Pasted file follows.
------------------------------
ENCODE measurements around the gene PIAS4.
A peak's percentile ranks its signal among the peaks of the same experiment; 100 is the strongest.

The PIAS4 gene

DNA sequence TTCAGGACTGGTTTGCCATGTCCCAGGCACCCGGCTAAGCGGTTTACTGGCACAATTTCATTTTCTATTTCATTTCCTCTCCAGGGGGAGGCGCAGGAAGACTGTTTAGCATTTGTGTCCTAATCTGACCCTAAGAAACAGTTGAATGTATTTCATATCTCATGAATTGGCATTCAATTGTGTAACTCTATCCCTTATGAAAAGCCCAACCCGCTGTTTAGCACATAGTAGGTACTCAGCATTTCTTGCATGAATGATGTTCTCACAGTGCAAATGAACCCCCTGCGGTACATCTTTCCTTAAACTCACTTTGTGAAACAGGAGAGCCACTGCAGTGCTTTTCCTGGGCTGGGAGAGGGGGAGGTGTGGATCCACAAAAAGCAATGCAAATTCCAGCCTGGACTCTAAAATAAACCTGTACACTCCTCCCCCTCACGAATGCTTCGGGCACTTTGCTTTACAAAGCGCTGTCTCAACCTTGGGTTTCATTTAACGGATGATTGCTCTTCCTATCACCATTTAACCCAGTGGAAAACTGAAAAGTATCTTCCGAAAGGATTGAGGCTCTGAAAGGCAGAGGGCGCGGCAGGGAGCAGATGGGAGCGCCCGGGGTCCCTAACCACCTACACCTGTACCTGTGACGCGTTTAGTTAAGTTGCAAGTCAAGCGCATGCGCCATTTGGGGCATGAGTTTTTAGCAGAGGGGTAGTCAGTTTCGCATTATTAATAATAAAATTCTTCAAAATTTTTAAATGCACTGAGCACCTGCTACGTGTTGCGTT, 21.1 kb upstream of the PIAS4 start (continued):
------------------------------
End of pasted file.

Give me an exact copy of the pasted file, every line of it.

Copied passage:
ENCODE measurements around the gene PIAS4.
A peak's percentile ranks its signal among the peaks of the same experiment; 100 is the strongest.

The PIAS4 gene

DNA sequence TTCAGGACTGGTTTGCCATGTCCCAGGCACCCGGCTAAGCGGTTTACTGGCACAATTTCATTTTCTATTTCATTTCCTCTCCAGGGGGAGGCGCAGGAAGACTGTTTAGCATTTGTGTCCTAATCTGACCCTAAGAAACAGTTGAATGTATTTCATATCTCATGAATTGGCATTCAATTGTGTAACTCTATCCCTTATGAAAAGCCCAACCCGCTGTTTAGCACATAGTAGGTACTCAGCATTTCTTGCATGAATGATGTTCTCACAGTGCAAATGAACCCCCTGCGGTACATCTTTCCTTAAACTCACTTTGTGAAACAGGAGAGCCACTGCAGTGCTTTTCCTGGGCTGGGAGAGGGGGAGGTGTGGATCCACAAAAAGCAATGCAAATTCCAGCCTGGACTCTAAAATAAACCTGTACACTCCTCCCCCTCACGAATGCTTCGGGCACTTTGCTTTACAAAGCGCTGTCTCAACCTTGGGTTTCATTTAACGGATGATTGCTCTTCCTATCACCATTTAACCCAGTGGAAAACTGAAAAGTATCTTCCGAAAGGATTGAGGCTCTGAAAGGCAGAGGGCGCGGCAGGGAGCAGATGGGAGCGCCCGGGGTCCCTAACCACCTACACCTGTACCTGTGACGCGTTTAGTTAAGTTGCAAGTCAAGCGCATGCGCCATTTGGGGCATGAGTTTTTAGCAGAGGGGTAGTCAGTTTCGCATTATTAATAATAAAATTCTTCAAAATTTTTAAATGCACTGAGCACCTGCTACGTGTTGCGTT, 21.1 kb upstream of the PIAS4 start (continued):